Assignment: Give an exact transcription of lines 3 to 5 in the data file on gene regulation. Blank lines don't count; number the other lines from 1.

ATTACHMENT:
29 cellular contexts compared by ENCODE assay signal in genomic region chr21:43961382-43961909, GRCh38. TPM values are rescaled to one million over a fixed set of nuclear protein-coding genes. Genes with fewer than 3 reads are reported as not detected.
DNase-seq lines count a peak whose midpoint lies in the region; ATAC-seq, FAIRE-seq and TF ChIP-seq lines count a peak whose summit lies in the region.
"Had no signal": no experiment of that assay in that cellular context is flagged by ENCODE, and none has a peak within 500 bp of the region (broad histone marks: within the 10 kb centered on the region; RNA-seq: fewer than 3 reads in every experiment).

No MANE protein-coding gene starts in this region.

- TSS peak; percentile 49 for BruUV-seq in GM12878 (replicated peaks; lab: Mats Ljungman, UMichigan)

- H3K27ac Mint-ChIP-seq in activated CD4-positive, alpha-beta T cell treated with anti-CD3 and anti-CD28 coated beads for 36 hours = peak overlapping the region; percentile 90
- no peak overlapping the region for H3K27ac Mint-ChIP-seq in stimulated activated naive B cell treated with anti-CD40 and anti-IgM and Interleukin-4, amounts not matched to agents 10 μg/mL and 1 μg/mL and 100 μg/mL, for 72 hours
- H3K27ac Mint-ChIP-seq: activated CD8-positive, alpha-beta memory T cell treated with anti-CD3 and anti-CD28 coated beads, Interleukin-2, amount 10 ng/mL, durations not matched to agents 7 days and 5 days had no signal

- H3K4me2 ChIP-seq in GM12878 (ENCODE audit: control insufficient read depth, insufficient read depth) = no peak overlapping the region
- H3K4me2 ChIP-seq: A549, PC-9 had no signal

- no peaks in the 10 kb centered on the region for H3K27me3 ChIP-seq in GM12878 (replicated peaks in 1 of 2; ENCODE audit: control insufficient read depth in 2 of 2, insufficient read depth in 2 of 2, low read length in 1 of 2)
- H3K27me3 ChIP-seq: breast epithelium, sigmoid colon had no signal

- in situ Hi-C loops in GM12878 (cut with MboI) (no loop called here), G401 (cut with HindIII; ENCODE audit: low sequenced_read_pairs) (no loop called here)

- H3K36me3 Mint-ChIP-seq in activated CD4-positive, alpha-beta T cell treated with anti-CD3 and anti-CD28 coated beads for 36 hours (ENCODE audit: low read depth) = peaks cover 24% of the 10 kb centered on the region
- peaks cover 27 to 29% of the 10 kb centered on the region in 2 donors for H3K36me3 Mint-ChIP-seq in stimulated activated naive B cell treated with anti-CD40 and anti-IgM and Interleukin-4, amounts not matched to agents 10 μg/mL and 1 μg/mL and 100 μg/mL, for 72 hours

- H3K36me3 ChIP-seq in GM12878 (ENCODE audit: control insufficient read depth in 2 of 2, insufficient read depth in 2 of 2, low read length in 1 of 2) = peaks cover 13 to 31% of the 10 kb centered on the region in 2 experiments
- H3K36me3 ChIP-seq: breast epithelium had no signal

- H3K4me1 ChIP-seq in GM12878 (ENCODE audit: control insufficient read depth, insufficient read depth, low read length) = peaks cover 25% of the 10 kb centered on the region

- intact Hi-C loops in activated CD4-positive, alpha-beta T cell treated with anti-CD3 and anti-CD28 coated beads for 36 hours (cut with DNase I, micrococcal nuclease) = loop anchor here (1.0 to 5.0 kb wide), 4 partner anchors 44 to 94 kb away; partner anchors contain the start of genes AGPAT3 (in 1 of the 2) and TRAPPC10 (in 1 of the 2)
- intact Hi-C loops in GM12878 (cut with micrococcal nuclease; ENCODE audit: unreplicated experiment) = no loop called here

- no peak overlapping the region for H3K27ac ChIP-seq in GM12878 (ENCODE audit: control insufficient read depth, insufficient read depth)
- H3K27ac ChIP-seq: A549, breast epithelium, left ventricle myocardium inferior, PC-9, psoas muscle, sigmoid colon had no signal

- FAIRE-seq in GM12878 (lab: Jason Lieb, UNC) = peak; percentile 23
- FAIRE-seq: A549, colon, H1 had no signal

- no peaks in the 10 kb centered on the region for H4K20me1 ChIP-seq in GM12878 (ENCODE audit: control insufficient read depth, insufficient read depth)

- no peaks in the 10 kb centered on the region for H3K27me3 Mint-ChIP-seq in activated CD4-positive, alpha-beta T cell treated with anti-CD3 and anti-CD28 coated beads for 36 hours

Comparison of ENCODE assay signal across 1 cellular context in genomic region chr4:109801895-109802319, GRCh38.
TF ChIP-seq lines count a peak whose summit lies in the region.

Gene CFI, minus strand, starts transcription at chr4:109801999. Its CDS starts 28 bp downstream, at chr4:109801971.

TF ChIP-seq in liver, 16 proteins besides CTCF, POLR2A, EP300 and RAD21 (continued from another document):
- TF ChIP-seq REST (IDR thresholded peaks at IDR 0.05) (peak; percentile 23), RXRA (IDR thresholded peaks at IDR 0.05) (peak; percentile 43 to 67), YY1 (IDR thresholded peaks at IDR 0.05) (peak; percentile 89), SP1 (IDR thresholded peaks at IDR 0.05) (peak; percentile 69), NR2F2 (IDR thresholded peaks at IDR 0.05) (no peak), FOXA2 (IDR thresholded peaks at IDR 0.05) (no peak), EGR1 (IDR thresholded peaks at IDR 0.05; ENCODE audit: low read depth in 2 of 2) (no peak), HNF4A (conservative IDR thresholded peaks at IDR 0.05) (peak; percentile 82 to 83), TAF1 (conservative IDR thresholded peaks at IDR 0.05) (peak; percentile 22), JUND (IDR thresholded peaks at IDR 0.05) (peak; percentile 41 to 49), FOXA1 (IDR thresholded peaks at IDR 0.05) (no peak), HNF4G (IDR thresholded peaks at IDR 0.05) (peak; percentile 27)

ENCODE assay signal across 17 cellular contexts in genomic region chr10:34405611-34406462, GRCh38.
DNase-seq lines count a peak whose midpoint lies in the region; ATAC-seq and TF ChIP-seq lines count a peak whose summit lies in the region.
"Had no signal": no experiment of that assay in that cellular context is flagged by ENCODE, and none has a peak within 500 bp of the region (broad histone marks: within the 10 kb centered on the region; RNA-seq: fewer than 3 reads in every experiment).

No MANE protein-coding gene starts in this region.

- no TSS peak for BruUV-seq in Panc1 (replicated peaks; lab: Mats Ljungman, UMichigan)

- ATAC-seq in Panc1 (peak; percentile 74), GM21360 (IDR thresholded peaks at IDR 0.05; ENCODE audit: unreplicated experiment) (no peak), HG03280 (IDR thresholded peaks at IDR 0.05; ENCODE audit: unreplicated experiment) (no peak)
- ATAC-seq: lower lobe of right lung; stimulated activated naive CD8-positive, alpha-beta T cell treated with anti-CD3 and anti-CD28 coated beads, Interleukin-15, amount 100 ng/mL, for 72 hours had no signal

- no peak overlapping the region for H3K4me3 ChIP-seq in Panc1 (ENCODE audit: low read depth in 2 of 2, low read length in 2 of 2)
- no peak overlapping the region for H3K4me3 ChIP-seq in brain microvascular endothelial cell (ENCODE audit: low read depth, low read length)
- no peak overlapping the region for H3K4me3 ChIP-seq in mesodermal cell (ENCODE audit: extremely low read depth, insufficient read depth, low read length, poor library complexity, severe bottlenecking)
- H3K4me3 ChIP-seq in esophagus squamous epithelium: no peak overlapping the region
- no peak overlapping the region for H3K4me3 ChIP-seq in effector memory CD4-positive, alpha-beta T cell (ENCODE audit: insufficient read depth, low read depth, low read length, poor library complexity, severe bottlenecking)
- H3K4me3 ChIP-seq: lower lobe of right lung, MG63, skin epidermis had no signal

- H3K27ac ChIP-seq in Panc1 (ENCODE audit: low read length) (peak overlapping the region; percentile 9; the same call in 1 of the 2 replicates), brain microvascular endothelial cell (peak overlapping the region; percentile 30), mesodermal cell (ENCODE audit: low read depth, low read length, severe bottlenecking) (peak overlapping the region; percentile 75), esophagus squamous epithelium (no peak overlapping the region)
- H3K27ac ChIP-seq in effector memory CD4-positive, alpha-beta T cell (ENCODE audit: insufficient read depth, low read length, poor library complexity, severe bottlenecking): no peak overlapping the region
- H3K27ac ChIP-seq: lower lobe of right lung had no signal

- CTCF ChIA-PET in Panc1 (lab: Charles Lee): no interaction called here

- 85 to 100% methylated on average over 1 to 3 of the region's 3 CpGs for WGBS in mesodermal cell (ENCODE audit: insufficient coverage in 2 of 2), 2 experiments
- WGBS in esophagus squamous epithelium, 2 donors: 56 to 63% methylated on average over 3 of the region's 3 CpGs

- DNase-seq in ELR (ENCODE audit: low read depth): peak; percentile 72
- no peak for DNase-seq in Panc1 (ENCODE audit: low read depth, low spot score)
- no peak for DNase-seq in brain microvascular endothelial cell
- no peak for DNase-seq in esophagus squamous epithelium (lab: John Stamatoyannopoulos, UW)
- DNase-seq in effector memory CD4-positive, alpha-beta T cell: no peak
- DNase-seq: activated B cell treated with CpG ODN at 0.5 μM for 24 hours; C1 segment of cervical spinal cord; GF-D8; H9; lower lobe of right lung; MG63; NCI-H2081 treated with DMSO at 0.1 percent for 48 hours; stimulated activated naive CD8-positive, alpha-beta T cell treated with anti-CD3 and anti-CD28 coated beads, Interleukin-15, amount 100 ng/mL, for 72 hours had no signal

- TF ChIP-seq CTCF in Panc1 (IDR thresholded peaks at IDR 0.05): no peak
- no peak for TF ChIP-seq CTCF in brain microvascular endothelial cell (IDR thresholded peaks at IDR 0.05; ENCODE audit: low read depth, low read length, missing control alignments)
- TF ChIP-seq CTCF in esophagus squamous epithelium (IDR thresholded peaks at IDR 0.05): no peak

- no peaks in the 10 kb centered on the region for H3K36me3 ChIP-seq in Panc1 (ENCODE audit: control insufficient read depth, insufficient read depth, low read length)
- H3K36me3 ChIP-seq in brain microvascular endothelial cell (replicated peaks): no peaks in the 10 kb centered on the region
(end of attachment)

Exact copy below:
"Had no signal": no experiment of that assay in that cellular context is flagged by ENCODE, and none has a peak within 500 bp of the region (broad histone marks: within the 10 kb centered on the region; RNA-seq: fewer than 3 reads in every experiment).

No MANE protein-coding gene starts in this region.

- TSS peak; percentile 49 for BruUV-seq in GM12878 (replicated peaks; lab: Mats Ljungman, UMichigan)